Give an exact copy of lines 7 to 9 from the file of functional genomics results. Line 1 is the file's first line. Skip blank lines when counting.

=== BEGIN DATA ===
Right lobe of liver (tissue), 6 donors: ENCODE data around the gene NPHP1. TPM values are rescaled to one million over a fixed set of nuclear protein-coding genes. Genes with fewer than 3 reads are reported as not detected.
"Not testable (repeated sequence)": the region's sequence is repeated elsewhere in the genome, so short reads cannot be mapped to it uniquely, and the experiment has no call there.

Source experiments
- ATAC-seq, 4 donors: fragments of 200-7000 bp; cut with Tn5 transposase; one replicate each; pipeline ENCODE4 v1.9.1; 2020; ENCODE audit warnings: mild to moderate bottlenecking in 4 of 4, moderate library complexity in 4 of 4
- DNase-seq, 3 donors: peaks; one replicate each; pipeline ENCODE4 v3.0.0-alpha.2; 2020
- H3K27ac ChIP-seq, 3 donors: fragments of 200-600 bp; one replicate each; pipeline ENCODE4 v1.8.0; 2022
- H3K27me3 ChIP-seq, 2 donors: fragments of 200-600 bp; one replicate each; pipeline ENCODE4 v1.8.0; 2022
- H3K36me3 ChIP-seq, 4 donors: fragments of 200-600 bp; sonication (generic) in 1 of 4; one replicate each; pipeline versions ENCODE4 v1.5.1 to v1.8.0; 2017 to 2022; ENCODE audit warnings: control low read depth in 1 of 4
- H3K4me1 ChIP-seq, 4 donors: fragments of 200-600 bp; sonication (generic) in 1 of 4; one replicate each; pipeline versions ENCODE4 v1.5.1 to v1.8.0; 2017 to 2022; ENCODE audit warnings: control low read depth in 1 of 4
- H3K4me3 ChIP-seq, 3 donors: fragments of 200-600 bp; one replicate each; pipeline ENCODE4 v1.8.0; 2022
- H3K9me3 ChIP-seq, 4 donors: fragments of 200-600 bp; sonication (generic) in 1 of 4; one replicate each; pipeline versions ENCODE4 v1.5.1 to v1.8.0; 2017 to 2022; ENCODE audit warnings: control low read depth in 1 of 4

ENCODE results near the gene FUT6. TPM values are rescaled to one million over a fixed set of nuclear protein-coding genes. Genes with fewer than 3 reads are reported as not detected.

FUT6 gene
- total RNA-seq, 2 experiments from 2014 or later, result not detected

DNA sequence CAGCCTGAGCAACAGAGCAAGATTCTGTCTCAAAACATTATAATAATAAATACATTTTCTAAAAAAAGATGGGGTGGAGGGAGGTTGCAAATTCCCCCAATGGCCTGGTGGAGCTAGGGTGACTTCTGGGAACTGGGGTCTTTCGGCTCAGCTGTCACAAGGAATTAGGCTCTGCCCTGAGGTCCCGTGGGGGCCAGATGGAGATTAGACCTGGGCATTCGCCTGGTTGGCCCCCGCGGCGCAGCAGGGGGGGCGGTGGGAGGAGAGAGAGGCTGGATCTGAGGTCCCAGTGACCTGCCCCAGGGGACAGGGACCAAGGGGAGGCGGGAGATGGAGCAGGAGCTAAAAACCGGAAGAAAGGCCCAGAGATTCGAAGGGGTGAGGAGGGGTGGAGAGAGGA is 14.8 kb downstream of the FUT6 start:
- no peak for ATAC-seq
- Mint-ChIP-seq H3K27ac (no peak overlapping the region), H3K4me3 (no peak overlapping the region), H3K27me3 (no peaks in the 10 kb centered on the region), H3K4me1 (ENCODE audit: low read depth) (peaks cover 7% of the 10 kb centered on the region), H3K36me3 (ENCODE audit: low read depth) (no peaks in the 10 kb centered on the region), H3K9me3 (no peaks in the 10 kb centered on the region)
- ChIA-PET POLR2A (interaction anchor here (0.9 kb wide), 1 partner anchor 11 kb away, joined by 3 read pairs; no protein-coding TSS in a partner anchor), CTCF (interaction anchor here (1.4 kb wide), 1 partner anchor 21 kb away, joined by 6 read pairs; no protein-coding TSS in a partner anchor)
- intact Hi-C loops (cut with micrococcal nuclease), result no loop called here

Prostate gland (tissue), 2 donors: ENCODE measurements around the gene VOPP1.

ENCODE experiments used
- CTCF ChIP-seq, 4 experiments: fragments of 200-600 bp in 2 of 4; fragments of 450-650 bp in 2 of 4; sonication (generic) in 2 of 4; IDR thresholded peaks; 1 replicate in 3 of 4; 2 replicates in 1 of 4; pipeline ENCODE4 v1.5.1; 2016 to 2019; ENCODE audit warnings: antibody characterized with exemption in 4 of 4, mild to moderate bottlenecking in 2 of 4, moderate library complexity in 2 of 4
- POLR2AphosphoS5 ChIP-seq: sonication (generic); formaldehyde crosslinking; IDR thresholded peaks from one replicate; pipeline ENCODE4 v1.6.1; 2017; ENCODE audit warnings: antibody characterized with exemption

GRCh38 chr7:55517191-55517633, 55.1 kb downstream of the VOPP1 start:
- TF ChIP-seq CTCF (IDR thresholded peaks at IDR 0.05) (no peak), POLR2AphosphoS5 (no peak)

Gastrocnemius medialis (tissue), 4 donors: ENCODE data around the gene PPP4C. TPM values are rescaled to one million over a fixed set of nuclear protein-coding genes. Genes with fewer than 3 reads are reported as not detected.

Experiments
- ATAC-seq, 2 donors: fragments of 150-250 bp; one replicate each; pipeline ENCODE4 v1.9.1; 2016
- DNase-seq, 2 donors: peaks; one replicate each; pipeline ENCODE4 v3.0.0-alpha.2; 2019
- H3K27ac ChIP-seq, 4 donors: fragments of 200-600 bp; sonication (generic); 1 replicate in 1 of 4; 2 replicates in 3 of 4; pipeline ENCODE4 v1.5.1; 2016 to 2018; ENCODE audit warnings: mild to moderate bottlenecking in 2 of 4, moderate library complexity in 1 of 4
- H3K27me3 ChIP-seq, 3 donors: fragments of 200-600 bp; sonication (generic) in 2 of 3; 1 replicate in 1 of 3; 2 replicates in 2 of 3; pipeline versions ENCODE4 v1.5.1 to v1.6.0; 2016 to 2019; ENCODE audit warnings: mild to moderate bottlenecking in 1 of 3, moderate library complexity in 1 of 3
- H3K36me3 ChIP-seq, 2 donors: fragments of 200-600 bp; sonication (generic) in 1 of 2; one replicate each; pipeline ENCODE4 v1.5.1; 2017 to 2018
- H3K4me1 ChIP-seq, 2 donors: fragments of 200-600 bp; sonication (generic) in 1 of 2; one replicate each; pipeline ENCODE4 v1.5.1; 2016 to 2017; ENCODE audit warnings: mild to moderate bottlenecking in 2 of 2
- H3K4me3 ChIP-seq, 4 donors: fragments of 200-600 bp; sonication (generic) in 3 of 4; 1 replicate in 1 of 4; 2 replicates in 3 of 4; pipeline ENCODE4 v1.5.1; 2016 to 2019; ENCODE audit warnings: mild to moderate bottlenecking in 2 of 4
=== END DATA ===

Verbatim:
- H3K27me3 ChIP-seq, 2 donors: fragments of 200-600 bp; one replicate each; pipeline ENCODE4 v1.8.0; 2022
- H3K36me3 ChIP-seq, 4 donors: fragments of 200-600 bp; sonication (generic) in 1 of 4; one replicate each; pipeline versions ENCODE4 v1.5.1 to v1.8.0; 2017 to 2022; ENCODE audit warnings: control low read depth in 1 of 4
- H3K4me1 ChIP-seq, 4 donors: fragments of 200-600 bp; sonication (generic) in 1 of 4; one replicate each; pipeline versions ENCODE4 v1.5.1 to v1.8.0; 2017 to 2022; ENCODE audit warnings: control low read depth in 1 of 4